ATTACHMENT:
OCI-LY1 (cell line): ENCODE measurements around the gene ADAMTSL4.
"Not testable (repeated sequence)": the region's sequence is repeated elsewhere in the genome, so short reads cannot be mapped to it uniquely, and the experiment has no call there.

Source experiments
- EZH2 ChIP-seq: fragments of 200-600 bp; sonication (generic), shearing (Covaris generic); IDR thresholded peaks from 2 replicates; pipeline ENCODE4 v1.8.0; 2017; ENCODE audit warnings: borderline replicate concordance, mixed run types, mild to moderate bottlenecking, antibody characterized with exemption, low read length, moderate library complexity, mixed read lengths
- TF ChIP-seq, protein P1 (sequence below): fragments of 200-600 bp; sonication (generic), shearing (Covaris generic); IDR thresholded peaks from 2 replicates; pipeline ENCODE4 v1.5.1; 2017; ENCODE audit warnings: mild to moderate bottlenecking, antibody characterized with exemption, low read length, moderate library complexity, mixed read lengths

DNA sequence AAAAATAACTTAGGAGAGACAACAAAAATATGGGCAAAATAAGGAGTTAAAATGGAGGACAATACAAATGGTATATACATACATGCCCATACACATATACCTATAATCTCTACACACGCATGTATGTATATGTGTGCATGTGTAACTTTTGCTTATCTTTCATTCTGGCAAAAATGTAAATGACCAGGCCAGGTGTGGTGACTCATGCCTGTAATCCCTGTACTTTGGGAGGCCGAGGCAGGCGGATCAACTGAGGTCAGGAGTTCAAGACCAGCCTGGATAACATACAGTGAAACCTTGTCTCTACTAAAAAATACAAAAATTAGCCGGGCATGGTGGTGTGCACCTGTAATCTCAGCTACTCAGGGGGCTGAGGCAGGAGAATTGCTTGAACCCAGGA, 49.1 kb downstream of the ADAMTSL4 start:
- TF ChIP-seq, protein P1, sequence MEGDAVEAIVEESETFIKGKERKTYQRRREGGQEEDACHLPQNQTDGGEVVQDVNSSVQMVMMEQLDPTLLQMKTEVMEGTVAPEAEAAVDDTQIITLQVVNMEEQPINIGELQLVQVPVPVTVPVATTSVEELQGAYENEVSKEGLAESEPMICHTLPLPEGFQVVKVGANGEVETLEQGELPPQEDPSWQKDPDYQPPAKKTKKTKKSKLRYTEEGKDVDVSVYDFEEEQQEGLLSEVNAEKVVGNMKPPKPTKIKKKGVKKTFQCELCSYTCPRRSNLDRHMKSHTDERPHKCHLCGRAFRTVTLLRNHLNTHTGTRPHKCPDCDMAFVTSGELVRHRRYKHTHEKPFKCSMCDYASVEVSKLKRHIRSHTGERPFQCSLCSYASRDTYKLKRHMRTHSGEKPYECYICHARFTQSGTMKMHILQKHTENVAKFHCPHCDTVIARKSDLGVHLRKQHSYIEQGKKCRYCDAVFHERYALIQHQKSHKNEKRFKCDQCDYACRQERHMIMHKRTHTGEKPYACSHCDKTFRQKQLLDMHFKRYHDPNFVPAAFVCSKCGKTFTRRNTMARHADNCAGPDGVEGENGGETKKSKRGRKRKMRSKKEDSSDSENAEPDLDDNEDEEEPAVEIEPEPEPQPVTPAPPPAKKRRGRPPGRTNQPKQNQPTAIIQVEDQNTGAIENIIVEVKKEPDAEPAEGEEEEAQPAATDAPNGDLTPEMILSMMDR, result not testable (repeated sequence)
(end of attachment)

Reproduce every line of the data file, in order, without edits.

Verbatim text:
OCI-LY1 (cell line): ENCODE measurements around the gene ADAMTSL4.
"Not testable (repeated sequence)": the region's sequence is repeated elsewhere in the genome, so short reads cannot be mapped to it uniquely, and the experiment has no call there.

Source experiments
- EZH2 ChIP-seq: fragments of 200-600 bp; sonication (generic), shearing (Covaris generic); IDR thresholded peaks from 2 replicates; pipeline ENCODE4 v1.8.0; 2017; ENCODE audit warnings: borderline replicate concordance, mixed run types, mild to moderate bottlenecking, antibody characterized with exemption, low read length, moderate library complexity, mixed read lengths
- TF ChIP-seq, protein P1 (sequence below): fragments of 200-600 bp; sonication (generic), shearing (Covaris generic); IDR thresholded peaks from 2 replicates; pipeline ENCODE4 v1.5.1; 2017; ENCODE audit warnings: mild to moderate bottlenecking, antibody characterized with exemption, low read length, moderate library complexity, mixed read lengths

DNA sequence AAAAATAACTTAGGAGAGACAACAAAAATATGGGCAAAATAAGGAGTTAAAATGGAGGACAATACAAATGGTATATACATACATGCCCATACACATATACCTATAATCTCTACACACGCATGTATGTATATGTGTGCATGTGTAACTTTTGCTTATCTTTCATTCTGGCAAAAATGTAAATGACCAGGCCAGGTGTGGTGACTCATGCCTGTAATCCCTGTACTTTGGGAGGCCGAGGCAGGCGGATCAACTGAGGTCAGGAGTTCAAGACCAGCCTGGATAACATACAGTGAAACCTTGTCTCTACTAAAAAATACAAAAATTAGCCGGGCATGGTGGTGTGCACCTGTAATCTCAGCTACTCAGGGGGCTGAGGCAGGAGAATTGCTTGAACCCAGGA, 49.1 kb downstream of the ADAMTSL4 start:
- TF ChIP-seq, protein P1, sequence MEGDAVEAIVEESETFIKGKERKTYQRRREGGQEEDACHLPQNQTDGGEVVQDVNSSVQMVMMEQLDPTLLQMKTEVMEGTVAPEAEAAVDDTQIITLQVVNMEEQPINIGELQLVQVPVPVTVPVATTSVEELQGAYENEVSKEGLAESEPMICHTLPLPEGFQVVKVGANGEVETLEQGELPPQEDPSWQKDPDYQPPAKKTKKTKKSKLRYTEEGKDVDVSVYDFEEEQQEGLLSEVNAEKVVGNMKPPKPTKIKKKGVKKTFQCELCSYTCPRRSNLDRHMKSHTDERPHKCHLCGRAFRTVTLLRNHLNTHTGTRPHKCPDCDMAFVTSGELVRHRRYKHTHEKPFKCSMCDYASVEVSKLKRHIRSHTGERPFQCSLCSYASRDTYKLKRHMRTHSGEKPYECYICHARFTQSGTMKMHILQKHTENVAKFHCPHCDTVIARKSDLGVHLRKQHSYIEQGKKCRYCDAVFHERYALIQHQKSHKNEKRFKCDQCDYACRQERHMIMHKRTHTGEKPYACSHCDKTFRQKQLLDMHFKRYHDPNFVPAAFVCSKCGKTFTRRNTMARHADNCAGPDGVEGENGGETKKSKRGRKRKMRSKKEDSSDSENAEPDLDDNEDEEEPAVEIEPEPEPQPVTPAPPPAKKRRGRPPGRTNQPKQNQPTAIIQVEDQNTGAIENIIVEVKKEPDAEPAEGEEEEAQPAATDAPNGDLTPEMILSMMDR, result not testable (repeated sequence)